Stock market's record bull run shows few signs of slowing down
Stock market averages are hitting record highs routinely, and there are few red flags to indicate they are about to peak. Instead, historical data suggest a continued upward trend.
Despite the goings-on in Washington, the stock market has been setting numerical records.Skip to next paragraph
Subscribe Today to the Monitor
Last Thursday, both the Dow Jones Industrial Average and the Standard & Poor’s 500 index had surpassed the Oct. 9, 2007, bull market high. Now, many investors are wondering how much longer this run can continue.
On the positive side, the stock market is carrying a lot of momentum into April. Since the beginning of the year, the Standard & Poor’s average is up 10.2 percent including dividends. The Federal Reserve is still keeping interest rates low. And, despite fears that the financial crisis in Cyprus might spread, the US economy seems insulated – so far.
RECOMMENDED: Can you manage your money? A personal finance quiz.
But there are reasons for caution, too. The affect of sequestration – the automatic spending cuts in Washington – have not yet filtered through the economy. Stock analysts are anxious about the prospect for earnings going forward. And there is uncertainty over what might happen with North Korea, which appears to be edging closer to some form of confrontation.
“There are always dark clouds on the horizon,” says Fred Dickson, chief investment strategist at D.A. Davidson & Co. in Lake Oswego, Ore. “But so far only a couple of minor items are signaling caution.”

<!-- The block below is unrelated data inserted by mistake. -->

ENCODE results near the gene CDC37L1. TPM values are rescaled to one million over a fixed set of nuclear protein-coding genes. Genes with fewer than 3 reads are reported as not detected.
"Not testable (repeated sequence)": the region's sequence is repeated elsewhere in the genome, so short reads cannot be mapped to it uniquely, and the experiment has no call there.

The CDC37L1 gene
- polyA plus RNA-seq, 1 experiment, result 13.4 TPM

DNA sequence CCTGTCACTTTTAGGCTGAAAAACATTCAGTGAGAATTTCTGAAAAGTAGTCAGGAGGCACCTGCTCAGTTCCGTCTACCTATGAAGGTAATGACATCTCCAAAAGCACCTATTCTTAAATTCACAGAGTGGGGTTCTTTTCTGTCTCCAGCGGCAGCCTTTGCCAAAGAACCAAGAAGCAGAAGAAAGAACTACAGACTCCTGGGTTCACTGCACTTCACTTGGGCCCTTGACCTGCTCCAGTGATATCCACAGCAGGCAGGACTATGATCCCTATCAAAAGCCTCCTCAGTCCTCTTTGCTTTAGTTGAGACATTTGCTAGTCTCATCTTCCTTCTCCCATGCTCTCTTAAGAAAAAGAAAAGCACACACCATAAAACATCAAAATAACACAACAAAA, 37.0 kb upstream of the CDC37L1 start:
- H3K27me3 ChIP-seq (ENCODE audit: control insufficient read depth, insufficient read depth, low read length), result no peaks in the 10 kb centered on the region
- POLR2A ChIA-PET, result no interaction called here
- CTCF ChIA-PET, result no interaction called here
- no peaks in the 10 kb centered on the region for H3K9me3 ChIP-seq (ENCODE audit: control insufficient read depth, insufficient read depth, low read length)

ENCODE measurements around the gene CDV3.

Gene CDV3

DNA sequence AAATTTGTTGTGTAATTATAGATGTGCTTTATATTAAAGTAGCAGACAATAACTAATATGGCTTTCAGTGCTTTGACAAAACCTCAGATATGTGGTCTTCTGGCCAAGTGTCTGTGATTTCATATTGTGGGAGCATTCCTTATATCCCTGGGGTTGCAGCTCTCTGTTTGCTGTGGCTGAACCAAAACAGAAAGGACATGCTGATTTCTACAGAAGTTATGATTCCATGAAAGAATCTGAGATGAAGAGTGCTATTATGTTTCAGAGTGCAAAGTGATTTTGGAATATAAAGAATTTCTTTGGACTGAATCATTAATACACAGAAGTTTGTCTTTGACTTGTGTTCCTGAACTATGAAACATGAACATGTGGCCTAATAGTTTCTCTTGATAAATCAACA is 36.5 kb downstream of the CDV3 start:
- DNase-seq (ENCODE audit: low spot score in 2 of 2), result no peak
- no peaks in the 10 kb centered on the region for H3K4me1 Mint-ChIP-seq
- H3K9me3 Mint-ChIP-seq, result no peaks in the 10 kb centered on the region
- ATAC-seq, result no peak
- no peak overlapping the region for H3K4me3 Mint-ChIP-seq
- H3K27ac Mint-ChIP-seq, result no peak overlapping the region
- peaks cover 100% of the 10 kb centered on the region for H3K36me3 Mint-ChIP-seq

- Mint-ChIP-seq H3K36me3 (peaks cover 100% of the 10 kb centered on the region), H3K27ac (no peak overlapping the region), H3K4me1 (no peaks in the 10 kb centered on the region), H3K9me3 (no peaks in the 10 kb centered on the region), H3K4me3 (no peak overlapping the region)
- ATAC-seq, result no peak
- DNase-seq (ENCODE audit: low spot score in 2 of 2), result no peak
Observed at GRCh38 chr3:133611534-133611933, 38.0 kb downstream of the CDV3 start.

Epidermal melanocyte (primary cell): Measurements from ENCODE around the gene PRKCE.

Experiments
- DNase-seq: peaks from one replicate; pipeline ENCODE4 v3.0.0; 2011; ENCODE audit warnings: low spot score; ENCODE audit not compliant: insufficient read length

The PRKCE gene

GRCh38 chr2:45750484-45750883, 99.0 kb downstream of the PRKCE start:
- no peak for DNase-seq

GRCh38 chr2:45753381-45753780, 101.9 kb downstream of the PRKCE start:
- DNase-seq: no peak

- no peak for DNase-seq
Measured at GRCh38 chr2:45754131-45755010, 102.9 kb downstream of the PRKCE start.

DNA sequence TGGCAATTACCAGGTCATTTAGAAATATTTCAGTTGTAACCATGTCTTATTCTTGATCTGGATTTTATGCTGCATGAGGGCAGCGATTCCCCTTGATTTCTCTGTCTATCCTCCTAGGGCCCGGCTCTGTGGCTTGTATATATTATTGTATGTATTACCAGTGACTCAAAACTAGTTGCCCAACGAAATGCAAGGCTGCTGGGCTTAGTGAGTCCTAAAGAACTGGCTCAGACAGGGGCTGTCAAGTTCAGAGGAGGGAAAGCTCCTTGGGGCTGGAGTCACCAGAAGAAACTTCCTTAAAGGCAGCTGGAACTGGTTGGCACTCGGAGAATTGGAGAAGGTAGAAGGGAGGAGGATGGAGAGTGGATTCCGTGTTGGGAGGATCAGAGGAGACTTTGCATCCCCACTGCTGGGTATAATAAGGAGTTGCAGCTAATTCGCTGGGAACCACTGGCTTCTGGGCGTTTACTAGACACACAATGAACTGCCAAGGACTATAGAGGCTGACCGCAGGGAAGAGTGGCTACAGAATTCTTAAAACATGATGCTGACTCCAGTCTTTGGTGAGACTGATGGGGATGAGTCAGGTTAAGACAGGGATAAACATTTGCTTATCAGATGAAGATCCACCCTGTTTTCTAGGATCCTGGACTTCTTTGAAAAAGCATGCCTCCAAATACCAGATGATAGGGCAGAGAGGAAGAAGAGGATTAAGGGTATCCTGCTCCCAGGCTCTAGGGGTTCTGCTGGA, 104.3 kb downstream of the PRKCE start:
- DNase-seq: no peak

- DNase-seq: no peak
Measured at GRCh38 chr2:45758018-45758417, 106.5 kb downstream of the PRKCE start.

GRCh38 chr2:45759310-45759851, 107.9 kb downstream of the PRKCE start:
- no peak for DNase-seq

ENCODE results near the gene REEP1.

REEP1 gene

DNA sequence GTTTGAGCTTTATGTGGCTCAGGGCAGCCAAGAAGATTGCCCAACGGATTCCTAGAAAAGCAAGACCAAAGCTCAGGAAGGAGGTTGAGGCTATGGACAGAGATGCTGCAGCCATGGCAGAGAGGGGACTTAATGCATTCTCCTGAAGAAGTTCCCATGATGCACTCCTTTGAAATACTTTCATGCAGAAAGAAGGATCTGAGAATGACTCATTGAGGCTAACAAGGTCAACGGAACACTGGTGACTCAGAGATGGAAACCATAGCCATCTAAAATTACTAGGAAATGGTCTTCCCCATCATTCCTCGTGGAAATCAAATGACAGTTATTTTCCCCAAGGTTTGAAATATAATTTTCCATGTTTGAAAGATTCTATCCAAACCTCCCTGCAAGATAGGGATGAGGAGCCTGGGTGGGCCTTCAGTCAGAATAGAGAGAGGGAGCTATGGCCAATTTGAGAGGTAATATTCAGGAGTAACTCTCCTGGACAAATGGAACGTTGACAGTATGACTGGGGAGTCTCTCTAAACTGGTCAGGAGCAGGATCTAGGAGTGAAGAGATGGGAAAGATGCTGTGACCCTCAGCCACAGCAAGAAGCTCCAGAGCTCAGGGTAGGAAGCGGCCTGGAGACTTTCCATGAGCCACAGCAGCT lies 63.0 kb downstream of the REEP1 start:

A recent analysis by Jeffrey Kleintop, chief market strategist at LPL Financial in Boston, looked at 10 indicators that often are red flags for investors. He found only two of 10 were red, three were yellow for caution, and five were green.
The two red flags: the apparent complacency of investors who risk being surprised by a negative event or data, and consumer confidence appears to be starting to fall.
Mr. Kleintop’s yellow caution flags include the possibility that expectations about the strength of the economy may be too high, that corporate earnings estimates may be too high, and that the difference between the two-year and 10-year US Treasury notes is starting to flatten. This would indicate the bond markets are expecting lower economic growth in the months ahead.
In another analysis, Sam Stovall, chief equity strategist at S&P Capital IQ, says he finds few signs that often precede a market peak. For example, he writes that the economy does not appear to be overheating, interest rates are low, and price to earnings-ratios are not at a level that would signal a peak in the market.